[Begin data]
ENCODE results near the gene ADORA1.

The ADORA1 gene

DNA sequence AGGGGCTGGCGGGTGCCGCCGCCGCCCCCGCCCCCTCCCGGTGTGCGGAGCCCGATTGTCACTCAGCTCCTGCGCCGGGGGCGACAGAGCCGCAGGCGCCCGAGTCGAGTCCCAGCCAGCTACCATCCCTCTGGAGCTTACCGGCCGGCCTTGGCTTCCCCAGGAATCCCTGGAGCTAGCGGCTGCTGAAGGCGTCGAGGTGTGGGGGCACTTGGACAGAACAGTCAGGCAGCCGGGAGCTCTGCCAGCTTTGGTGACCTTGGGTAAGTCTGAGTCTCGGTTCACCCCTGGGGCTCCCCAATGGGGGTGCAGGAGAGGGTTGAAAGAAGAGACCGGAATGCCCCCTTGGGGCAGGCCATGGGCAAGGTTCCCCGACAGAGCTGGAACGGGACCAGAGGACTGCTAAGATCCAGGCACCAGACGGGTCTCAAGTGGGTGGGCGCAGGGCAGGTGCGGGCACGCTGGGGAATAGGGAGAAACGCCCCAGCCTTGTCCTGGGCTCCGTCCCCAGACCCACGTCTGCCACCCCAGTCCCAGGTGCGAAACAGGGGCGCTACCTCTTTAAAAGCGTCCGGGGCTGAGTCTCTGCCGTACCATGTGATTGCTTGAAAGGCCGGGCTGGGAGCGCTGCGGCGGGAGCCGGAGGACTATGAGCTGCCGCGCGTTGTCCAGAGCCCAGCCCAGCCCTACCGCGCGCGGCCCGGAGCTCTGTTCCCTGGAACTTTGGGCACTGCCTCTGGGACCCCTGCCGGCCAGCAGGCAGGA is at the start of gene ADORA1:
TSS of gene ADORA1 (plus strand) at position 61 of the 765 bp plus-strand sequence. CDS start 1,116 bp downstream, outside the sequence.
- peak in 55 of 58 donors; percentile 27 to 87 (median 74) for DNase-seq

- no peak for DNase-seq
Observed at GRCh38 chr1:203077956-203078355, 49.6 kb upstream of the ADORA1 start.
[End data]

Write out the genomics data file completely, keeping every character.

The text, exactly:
ENCODE results near the gene ADORA1.

The ADORA1 gene

DNA sequence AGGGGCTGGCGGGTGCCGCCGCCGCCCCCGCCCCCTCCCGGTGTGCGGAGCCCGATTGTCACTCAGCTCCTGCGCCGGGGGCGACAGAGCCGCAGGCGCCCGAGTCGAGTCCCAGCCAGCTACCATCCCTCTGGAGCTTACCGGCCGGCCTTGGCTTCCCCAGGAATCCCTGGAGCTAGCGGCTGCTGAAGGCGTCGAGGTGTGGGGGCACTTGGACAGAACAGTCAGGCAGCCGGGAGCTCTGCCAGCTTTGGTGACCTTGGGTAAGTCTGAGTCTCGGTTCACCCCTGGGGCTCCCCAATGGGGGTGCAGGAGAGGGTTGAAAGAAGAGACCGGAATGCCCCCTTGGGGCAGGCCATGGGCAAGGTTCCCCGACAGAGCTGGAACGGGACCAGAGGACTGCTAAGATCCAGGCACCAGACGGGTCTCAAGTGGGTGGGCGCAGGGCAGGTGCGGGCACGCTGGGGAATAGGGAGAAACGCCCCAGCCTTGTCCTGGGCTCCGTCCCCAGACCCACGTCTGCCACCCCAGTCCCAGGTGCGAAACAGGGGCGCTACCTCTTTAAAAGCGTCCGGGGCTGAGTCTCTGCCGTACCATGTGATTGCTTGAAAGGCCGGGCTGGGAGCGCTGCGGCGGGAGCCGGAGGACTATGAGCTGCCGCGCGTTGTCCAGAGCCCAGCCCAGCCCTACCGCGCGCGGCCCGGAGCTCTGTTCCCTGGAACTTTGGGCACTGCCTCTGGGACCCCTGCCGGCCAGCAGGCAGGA is at the start of gene ADORA1:
TSS of gene ADORA1 (plus strand) at position 61 of the 765 bp plus-strand sequence. CDS start 1,116 bp downstream, outside the sequence.
- peak in 55 of 58 donors; percentile 27 to 87 (median 74) for DNase-seq

- no peak for DNase-seq
Observed at GRCh38 chr1:203077956-203078355, 49.6 kb upstream of the ADORA1 start.